Awa is famous on campus.  And not just for her charming personality and lively wit.  Awa ended a cultural drought by winning the election for the Duke Student Government presidency in April 2009.

Many undergraduate women at Duke were presidents of their student bodies in high school and have the skills and experiences necessary to be successful leaders of DSG.  But the student culture at Duke defines running for office as unfeminine and subtly discourages women from putting themselves “in the ring” for consideration.   In fact, the last female DSG president served in 1999!  As a result, the voices of undergraduate women have been underrepresented in significant policy and programming decisions at the University level.

Awa is a member of the Class of 2010 with a political science major and minors in philosophy and economics.  In addition to Duke Student Government, Awa has been actively involved with the Black Student Alliance, the President’s Council on Black Affairs, and Dukes and Duchesses.  She also represented undergraduate students on the Quality Enhancement Program board, a group given the exhaustive task of conducting and presenting self-study and assessment for Duke’s reaccreditation process.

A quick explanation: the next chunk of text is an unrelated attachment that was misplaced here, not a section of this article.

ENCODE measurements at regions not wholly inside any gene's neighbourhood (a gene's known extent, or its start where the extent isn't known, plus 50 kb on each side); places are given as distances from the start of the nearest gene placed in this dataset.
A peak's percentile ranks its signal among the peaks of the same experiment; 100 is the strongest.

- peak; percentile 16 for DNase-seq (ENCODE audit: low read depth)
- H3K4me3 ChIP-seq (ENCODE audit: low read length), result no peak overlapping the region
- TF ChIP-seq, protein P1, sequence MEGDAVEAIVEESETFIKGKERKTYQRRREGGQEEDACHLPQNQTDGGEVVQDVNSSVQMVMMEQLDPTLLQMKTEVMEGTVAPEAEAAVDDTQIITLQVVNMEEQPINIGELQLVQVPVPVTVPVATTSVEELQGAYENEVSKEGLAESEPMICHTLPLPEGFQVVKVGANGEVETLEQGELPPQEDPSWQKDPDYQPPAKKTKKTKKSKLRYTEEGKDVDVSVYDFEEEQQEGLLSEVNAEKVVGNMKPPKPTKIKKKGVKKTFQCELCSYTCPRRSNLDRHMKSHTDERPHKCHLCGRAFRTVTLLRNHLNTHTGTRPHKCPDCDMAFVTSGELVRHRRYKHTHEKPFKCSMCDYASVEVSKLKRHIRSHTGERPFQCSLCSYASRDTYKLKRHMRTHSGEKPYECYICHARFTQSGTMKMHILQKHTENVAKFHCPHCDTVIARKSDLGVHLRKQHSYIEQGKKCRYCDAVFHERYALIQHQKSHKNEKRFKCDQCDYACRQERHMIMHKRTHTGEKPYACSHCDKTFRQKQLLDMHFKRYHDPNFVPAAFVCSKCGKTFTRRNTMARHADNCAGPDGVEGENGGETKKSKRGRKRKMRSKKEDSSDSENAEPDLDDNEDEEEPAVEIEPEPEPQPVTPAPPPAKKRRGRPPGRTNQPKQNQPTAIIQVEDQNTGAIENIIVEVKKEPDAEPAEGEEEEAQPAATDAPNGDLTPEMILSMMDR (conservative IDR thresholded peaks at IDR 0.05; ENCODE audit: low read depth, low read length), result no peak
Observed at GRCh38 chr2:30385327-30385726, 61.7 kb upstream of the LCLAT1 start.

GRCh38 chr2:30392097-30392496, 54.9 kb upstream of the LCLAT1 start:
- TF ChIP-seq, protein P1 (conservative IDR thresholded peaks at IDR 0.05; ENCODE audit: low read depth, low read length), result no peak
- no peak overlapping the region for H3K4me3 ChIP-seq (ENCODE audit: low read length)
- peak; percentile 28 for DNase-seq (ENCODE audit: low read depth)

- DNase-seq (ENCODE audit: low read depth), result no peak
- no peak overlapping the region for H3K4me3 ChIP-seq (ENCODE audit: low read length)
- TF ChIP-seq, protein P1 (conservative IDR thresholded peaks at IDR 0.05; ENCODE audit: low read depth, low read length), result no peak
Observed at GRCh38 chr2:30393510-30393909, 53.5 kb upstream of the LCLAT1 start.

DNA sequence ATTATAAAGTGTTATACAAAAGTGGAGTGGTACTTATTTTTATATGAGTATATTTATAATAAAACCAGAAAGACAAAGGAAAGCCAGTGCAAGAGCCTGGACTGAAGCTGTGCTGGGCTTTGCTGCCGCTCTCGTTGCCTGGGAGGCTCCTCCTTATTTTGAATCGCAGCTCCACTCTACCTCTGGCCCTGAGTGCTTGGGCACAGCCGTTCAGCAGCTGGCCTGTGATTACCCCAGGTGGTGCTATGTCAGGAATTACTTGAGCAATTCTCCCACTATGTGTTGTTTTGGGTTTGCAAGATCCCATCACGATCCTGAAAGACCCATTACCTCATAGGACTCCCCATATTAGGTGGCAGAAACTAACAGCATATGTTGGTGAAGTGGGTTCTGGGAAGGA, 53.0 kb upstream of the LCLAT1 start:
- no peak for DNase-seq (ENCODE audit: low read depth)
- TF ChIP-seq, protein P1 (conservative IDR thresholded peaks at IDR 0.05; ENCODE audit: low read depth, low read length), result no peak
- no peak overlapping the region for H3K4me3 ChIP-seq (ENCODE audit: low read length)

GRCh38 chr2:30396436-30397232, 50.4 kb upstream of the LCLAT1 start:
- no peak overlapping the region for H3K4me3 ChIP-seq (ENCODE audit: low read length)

Awa’s personal story is compelling and inspiring.  She was born in Somalia.  Her family fled the civil war when she was three years old and were refugees in Africa, living in the most unsettled fashion for several years before emigrating to the United States.  She’s lived many places and has had to start over many times – not an easy way of life, but one that prepared her well to improvise and adjust to changing circumstances.

When asked about a defining decision she has made, Awa responded, “Not long ago, I made a commitment to be proactive in pursuing all my life goals. I changed from waiting for inspiration to actively seeking it. The world offers so many opportunities that you can miss out on so much by waiting for them to come to you.”  She credits her mother as being her biggest supporter, giving her the strength to pursue her dreams.

Awa advises Duke women to find out who they really are and develop a strong relationship with themselves, first and foremost.  “As individuals, the greatest contribution we can make to the world is to look at it from our unique perspectives with not only awe, but also a critical eye.”

Following graduation, Awa plans to attend the Harvard Business School 2+2 Program.